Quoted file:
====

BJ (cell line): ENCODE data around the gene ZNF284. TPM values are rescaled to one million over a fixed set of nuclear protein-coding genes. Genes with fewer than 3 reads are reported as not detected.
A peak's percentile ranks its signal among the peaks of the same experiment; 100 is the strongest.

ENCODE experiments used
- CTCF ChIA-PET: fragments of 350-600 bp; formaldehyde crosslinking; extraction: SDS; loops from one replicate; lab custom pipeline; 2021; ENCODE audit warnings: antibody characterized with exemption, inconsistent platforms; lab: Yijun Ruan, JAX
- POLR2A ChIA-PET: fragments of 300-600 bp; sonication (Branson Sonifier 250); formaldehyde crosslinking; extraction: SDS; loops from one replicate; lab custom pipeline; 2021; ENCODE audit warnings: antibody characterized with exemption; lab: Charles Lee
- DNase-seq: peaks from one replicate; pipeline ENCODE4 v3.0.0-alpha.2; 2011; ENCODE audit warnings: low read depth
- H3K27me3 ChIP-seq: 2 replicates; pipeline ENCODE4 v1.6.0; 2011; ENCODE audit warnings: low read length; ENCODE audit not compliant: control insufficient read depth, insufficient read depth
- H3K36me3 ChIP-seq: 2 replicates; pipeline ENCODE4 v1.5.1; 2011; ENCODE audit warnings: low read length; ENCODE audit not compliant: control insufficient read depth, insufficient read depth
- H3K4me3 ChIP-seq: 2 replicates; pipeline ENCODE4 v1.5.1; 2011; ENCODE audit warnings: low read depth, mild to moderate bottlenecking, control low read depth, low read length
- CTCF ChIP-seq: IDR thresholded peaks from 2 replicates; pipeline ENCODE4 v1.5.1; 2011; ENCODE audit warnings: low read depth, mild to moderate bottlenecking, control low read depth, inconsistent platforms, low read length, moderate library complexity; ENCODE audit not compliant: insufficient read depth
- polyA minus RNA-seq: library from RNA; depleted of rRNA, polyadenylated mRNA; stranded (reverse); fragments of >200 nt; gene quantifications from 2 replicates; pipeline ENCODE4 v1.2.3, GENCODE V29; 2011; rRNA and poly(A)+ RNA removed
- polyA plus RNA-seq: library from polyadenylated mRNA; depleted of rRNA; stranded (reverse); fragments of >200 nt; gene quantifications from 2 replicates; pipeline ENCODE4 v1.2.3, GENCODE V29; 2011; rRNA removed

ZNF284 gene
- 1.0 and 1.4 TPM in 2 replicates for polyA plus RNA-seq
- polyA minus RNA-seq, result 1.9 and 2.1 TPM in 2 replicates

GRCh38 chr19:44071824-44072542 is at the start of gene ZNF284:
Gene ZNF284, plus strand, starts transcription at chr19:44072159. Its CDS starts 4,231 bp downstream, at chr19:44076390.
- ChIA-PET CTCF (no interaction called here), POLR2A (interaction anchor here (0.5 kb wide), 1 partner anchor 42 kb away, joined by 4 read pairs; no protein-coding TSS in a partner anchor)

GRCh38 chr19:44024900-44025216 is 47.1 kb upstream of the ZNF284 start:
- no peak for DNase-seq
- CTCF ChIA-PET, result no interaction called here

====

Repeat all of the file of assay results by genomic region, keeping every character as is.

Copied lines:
BJ (cell line): ENCODE data around the gene ZNF284. TPM values are rescaled to one million over a fixed set of nuclear protein-coding genes. Genes with fewer than 3 reads are reported as not detected.
A peak's percentile ranks its signal among the peaks of the same experiment; 100 is the strongest.

ENCODE experiments used
- CTCF ChIA-PET: fragments of 350-600 bp; formaldehyde crosslinking; extraction: SDS; loops from one replicate; lab custom pipeline; 2021; ENCODE audit warnings: antibody characterized with exemption, inconsistent platforms; lab: Yijun Ruan, JAX
- POLR2A ChIA-PET: fragments of 300-600 bp; sonication (Branson Sonifier 250); formaldehyde crosslinking; extraction: SDS; loops from one replicate; lab custom pipeline; 2021; ENCODE audit warnings: antibody characterized with exemption; lab: Charles Lee
- DNase-seq: peaks from one replicate; pipeline ENCODE4 v3.0.0-alpha.2; 2011; ENCODE audit warnings: low read depth
- H3K27me3 ChIP-seq: 2 replicates; pipeline ENCODE4 v1.6.0; 2011; ENCODE audit warnings: low read length; ENCODE audit not compliant: control insufficient read depth, insufficient read depth
- H3K36me3 ChIP-seq: 2 replicates; pipeline ENCODE4 v1.5.1; 2011; ENCODE audit warnings: low read length; ENCODE audit not compliant: control insufficient read depth, insufficient read depth
- H3K4me3 ChIP-seq: 2 replicates; pipeline ENCODE4 v1.5.1; 2011; ENCODE audit warnings: low read depth, mild to moderate bottlenecking, control low read depth, low read length
- CTCF ChIP-seq: IDR thresholded peaks from 2 replicates; pipeline ENCODE4 v1.5.1; 2011; ENCODE audit warnings: low read depth, mild to moderate bottlenecking, control low read depth, inconsistent platforms, low read length, moderate library complexity; ENCODE audit not compliant: insufficient read depth
- polyA minus RNA-seq: library from RNA; depleted of rRNA, polyadenylated mRNA; stranded (reverse); fragments of >200 nt; gene quantifications from 2 replicates; pipeline ENCODE4 v1.2.3, GENCODE V29; 2011; rRNA and poly(A)+ RNA removed
- polyA plus RNA-seq: library from polyadenylated mRNA; depleted of rRNA; stranded (reverse); fragments of >200 nt; gene quantifications from 2 replicates; pipeline ENCODE4 v1.2.3, GENCODE V29; 2011; rRNA removed

ZNF284 gene
- 1.0 and 1.4 TPM in 2 replicates for polyA plus RNA-seq
- polyA minus RNA-seq, result 1.9 and 2.1 TPM in 2 replicates

GRCh38 chr19:44071824-44072542 is at the start of gene ZNF284:
Gene ZNF284, plus strand, starts transcription at chr19:44072159. Its CDS starts 4,231 bp downstream, at chr19:44076390.
- ChIA-PET CTCF (no interaction called here), POLR2A (interaction anchor here (0.5 kb wide), 1 partner anchor 42 kb away, joined by 4 read pairs; no protein-coding TSS in a partner anchor)

GRCh38 chr19:44024900-44025216 is 47.1 kb upstream of the ZNF284 start:
- no peak for DNase-seq
- CTCF ChIA-PET, result no interaction called here